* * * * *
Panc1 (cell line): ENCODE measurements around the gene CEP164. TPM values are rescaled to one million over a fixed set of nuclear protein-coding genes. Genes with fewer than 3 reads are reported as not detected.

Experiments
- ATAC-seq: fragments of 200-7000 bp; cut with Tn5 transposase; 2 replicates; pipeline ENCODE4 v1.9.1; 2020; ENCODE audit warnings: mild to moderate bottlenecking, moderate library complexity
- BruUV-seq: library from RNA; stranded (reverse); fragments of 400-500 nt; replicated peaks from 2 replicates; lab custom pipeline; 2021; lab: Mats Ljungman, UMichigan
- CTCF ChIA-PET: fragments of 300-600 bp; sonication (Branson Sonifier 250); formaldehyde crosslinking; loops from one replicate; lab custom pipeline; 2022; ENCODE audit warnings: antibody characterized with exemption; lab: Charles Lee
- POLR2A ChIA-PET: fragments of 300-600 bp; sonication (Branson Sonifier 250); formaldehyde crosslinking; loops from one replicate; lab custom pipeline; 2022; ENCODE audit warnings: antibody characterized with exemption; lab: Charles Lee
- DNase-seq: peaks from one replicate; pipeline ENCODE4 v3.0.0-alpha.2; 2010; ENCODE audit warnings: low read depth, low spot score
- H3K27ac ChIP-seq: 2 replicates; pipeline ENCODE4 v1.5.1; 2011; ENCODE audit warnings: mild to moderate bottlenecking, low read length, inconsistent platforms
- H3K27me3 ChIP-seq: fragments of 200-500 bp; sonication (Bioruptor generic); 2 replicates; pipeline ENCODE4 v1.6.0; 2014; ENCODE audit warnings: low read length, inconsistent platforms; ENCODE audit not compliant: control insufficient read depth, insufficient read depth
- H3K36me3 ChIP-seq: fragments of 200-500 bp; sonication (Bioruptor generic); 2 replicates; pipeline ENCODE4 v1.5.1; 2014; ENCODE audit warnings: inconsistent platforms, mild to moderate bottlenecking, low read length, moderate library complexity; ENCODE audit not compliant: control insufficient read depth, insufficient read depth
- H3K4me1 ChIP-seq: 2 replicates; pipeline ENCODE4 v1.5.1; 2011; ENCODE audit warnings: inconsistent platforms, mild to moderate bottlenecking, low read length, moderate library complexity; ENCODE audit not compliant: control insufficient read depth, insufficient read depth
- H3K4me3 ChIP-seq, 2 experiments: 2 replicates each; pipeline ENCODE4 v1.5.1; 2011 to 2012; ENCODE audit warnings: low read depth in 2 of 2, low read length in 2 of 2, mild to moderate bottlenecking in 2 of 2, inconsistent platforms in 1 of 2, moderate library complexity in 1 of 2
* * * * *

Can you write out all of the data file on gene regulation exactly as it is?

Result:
Panc1 (cell line): ENCODE measurements around the gene CEP164. TPM values are rescaled to one million over a fixed set of nuclear protein-coding genes. Genes with fewer than 3 reads are reported as not detected.

Experiments
- ATAC-seq: fragments of 200-7000 bp; cut with Tn5 transposase; 2 replicates; pipeline ENCODE4 v1.9.1; 2020; ENCODE audit warnings: mild to moderate bottlenecking, moderate library complexity
- BruUV-seq: library from RNA; stranded (reverse); fragments of 400-500 nt; replicated peaks from 2 replicates; lab custom pipeline; 2021; lab: Mats Ljungman, UMichigan
- CTCF ChIA-PET: fragments of 300-600 bp; sonication (Branson Sonifier 250); formaldehyde crosslinking; loops from one replicate; lab custom pipeline; 2022; ENCODE audit warnings: antibody characterized with exemption; lab: Charles Lee
- POLR2A ChIA-PET: fragments of 300-600 bp; sonication (Branson Sonifier 250); formaldehyde crosslinking; loops from one replicate; lab custom pipeline; 2022; ENCODE audit warnings: antibody characterized with exemption; lab: Charles Lee
- DNase-seq: peaks from one replicate; pipeline ENCODE4 v3.0.0-alpha.2; 2010; ENCODE audit warnings: low read depth, low spot score
- H3K27ac ChIP-seq: 2 replicates; pipeline ENCODE4 v1.5.1; 2011; ENCODE audit warnings: mild to moderate bottlenecking, low read length, inconsistent platforms
- H3K27me3 ChIP-seq: fragments of 200-500 bp; sonication (Bioruptor generic); 2 replicates; pipeline ENCODE4 v1.6.0; 2014; ENCODE audit warnings: low read length, inconsistent platforms; ENCODE audit not compliant: control insufficient read depth, insufficient read depth
- H3K36me3 ChIP-seq: fragments of 200-500 bp; sonication (Bioruptor generic); 2 replicates; pipeline ENCODE4 v1.5.1; 2014; ENCODE audit warnings: inconsistent platforms, mild to moderate bottlenecking, low read length, moderate library complexity; ENCODE audit not compliant: control insufficient read depth, insufficient read depth
- H3K4me1 ChIP-seq: 2 replicates; pipeline ENCODE4 v1.5.1; 2011; ENCODE audit warnings: inconsistent platforms, mild to moderate bottlenecking, low read length, moderate library complexity; ENCODE audit not compliant: control insufficient read depth, insufficient read depth
- H3K4me3 ChIP-seq, 2 experiments: 2 replicates each; pipeline ENCODE4 v1.5.1; 2011 to 2012; ENCODE audit warnings: low read depth in 2 of 2, low read length in 2 of 2, mild to moderate bottlenecking in 2 of 2, inconsistent platforms in 1 of 2, moderate library complexity in 1 of 2